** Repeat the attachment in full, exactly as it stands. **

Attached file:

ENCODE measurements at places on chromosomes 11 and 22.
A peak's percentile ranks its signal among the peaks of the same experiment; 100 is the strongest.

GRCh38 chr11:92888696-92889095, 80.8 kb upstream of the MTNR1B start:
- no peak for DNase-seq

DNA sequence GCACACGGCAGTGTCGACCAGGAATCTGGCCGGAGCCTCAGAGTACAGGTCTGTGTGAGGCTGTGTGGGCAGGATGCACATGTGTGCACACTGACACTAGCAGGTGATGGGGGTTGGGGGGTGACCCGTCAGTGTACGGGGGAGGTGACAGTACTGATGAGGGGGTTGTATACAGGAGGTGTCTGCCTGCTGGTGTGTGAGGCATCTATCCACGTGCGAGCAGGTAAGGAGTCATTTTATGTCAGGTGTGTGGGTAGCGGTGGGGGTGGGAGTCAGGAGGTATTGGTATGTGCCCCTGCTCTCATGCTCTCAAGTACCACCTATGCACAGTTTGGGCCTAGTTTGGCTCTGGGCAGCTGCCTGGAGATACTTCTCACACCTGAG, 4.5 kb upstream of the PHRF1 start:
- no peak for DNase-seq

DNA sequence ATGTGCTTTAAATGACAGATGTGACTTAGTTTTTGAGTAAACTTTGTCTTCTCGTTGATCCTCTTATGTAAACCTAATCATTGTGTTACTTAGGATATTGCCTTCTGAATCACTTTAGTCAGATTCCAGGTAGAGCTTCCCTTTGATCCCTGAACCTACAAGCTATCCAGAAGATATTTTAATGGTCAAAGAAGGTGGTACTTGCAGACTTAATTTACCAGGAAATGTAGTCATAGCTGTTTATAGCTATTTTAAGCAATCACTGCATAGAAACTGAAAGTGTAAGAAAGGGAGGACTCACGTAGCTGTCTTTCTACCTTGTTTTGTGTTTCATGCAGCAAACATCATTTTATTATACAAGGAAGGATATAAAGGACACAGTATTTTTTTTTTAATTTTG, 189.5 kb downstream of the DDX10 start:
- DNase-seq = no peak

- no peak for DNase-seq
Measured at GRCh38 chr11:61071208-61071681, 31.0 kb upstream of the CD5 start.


ENCODE measurements at places on chromosomes 11 and 22.
A peak's percentile ranks its signal among the peaks of the same experiment; 100 is the strongest.

GRCh38 chr11:92888696-92889095, 80.8 kb upstream of the MTNR1B start:
- no peak for DNase-seq

DNA sequence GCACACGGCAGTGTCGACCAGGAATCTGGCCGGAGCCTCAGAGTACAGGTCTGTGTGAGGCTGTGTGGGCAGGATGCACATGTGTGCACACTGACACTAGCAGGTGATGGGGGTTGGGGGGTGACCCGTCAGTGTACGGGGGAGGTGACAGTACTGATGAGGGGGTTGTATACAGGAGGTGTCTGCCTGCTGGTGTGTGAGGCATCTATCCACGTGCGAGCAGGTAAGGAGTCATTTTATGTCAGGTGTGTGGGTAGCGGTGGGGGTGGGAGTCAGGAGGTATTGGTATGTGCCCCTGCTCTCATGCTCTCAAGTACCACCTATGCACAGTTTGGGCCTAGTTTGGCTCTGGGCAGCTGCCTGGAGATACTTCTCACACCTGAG, 4.5 kb upstream of the PHRF1 start:
- no peak for DNase-seq

DNA sequence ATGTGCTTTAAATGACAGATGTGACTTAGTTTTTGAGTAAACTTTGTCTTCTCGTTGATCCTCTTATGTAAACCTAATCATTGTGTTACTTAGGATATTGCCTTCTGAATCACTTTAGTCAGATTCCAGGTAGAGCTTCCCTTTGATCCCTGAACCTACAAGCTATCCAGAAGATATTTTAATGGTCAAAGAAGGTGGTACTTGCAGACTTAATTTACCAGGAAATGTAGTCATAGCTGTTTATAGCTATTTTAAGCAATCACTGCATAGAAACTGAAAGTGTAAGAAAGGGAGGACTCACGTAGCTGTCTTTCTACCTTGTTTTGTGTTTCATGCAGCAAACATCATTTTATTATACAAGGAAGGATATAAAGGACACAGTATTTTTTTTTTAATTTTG, 189.5 kb downstream of the DDX10 start:
- DNase-seq = no peak

- no peak for DNase-seq
Measured at GRCh38 chr11:61071208-61071681, 31.0 kb upstream of the CD5 start.